Leon Lotz, a white South African military ‘advisor’ who died in battle with Boko Haram last week, was a Koevoet man.
In post-Apartheid South Africa, this tag hardly draws any admiration. Koevoet was an Apartheid paramilitary organization established at the height of the South African Border War in 1979. After the fall of Apartheid, many ex-Koevoet and ex-SADF men established “private military companies”.
PMCs – as they’re commonly known – provide military and security expertise to governments or rebel groups at a premium.
Soldiers of Fortune
Over the past two weeks, it has come to light the Nigerian government, with its renewed focus to defeat the Boko Haram insurgency ahead of rescheduled elections on March 28, had recruited around 100 mainly former pro-Apartheid soldiers. The news has unsurprisingly attracted much controversy.
The men, mainly tasked with training the Nigerian Defense Force (NDF) in counter-insurgency tactics, form the core of a multinational team of private military security soldiers and experts.
Jakkie Cilliers, director at the Johannesburg-based Institute for Security Studies, told Quartz the move by the Nigerian government to use former South African Apartheid soldiers is largely a strategy for Nigeria to assert itself.
“The Nigerian government is proud, and by asking for assistance from South Africa, or any other African countries except Lake Chad Basin Commission countries before an election, Jonathan would suffer humiliation. He doesn’t want to be seen asking for assistance.”
With such a complicated history, and Nigeria’s immediate need to regain control of national security, it’s only fair that we expect complexity, and not easy answers.
John Stupart, editor at Africa Defense Review spoke to Quartz on the role of the Koevoet men in the Nigerian operation.
“This is pragmatic move by the Nigerian government. And I wouldn’t be surprised if these guys stuck around for a while. Its important to note that the their role is not meant to be combative. They’re highly trained counter-insurgency operatives who are in their 60s and 70s. While they may engage in peripheral combat, their role is to mainly train the Nigerian forces,” said Stupart.
Liberation history cast away?
Having been born just two years before the fall of Apartheid in 1994, I’ve been curious to know what the former leaders of South Africa’s anti-Apartheid movement – many who now occupy high positions as cabinet ministers, legislators and high-rank civil servants – have to say about this.
For the most part, their silence has been deafening.
The only senior political leader in South Africa to comment on this issue openly and publicly is Nosiviwe Mapisa-Nqakula, minister of Defense and Military Veterans.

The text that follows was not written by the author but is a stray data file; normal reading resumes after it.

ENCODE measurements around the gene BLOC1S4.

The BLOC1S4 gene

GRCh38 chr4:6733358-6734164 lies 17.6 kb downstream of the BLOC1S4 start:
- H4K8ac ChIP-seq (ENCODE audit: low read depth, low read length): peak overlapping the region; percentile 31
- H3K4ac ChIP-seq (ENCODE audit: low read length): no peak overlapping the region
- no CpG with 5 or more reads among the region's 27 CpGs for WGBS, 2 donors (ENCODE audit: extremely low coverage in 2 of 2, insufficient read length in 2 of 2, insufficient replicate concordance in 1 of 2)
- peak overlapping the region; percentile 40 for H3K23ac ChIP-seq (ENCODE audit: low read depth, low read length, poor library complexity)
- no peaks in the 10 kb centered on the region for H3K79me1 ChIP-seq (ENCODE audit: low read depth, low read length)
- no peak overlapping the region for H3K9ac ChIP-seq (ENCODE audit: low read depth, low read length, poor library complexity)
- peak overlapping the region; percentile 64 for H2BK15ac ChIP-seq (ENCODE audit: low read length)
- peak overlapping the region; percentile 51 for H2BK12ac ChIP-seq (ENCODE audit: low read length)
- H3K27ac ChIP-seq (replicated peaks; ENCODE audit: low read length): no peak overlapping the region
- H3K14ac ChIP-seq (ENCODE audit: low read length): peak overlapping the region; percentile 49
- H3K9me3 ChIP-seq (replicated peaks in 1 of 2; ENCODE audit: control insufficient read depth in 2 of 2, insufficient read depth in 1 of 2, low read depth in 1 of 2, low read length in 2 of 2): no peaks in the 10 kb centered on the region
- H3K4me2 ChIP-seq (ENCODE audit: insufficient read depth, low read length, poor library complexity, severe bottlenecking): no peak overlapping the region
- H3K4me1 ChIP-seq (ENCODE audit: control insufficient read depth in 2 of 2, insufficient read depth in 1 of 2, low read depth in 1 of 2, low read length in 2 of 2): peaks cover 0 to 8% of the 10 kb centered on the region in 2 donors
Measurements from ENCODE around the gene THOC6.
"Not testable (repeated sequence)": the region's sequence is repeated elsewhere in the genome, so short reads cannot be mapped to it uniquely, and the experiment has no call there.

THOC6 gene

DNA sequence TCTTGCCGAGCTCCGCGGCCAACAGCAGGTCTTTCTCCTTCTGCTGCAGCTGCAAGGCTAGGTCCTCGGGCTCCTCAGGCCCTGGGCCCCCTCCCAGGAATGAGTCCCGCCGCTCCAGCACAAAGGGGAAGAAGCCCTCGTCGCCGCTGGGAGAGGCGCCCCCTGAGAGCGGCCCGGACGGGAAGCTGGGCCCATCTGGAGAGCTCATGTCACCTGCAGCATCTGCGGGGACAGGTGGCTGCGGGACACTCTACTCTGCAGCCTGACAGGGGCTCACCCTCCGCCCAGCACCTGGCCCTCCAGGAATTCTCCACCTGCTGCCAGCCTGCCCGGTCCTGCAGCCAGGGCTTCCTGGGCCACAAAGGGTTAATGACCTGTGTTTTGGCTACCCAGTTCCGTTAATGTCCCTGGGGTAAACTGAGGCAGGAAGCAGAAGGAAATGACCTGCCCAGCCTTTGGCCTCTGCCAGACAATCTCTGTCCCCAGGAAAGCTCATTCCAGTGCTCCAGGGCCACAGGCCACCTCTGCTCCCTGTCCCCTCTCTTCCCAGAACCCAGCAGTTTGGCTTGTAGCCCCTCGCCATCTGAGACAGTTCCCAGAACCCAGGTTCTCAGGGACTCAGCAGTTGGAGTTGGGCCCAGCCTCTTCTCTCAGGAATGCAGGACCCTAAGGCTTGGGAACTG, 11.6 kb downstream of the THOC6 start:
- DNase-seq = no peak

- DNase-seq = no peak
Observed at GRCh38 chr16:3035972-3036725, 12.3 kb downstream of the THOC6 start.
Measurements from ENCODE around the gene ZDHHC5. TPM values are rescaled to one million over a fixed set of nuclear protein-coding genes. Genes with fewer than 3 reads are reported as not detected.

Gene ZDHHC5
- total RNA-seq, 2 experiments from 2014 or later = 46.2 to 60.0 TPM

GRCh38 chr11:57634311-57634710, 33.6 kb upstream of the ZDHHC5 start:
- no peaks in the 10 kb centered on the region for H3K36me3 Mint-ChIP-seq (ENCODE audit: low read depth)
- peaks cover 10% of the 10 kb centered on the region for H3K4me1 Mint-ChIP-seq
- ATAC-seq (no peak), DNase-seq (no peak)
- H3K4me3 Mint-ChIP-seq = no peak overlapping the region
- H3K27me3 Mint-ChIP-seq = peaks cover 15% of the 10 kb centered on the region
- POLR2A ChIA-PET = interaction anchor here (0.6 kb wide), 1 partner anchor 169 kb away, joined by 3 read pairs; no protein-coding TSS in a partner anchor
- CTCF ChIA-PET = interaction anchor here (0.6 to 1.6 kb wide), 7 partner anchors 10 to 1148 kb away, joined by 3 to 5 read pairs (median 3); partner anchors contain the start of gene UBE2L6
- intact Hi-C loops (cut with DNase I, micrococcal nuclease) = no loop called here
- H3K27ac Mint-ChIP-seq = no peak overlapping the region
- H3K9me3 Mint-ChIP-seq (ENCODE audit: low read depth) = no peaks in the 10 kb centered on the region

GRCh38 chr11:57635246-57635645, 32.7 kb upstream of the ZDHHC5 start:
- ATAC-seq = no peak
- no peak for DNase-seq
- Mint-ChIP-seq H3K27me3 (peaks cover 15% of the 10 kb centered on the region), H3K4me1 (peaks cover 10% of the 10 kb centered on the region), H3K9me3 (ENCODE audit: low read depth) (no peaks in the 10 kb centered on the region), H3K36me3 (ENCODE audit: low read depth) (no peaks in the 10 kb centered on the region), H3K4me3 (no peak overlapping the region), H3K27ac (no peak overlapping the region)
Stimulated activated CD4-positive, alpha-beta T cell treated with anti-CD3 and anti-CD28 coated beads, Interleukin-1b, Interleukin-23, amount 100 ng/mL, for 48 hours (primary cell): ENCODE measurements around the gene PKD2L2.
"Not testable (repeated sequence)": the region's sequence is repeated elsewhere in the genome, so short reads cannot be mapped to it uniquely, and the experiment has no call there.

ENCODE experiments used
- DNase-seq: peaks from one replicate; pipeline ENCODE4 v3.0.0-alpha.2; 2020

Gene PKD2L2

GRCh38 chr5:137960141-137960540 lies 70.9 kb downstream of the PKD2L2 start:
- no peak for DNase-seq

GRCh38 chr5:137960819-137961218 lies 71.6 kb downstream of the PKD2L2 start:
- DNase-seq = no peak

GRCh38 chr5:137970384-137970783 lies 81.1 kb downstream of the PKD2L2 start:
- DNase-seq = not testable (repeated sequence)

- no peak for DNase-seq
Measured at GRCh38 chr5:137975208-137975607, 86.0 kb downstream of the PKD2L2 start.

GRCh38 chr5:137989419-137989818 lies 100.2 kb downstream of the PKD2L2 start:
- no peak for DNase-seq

Mapisa-Nqakula has an illustrious history in South Africa’s liberation struggle, having left the country in 1984 to undergo military training in the Soviet Union and Angola respectively. She even worked in the political military structures of the ANC from 1986 to 1988.
But through a spokeswoman, Mapisa-Nqakula seemed to stick with South African government’s stock response to the saga which is that no serving members of the army are in Nigeria.
“The SANDF [South African National Defense Force] would like to distance itself from any reports which may insinuate any involvement, deployment or existence of its military assets in Nigeria.”
But it is what is not mentioned in the response that draws further questions.
Where is the condemnation from the ruling African National Congress, particularly of the use of former Apartheid soldiers and operatives?
And shouldn’t Nigeria – a country that once offered military training and support to ANC to fight Apartheid – have decided against the use of former Apartheid soldiers?
Having just gained its independence in 1960, Nigeria played a leading role in the establishment of the UN Special Committee against Apartheid in 1960. There are countless of stories of ordinary Nigerians who contributed financially to the anti-apartheid movement, especially in the late 70s, after the historic 1976 youth-uprisings.
Does all of this matter still? Or is this history of solidarity, much like sentimentalism, heart warming and nostalgia inducing, but not enough to determine fidelities in the present?
After all, South Africa’s relationship with Nigeria post-Apartheid has not always been that rosy. Remember when Former President Nelson Mandela, willingly accepted a $50 million donation from General Sani Abacha?
The right side of history
On the 28th of March, millions of Nigerians will head to the polls, without any interruptions, hopefully. The Koevoet men, having provided stellar training and counter-insurgency tactics once used against Africans in countries like Namibia and Angola, would’ve achieved their short-term task and collected a small fortune.
Back home in South Africa, their place in the country’s history and present will always be questioned. And while many of the Koevoet men are relics of a past my generation knows little about, they’re a reminder that the past never leaves – it is always with us.
And sometimes it raises its head, recasting itself in a new light to fight for good. This, no matter how noble the intention, can be unsettling.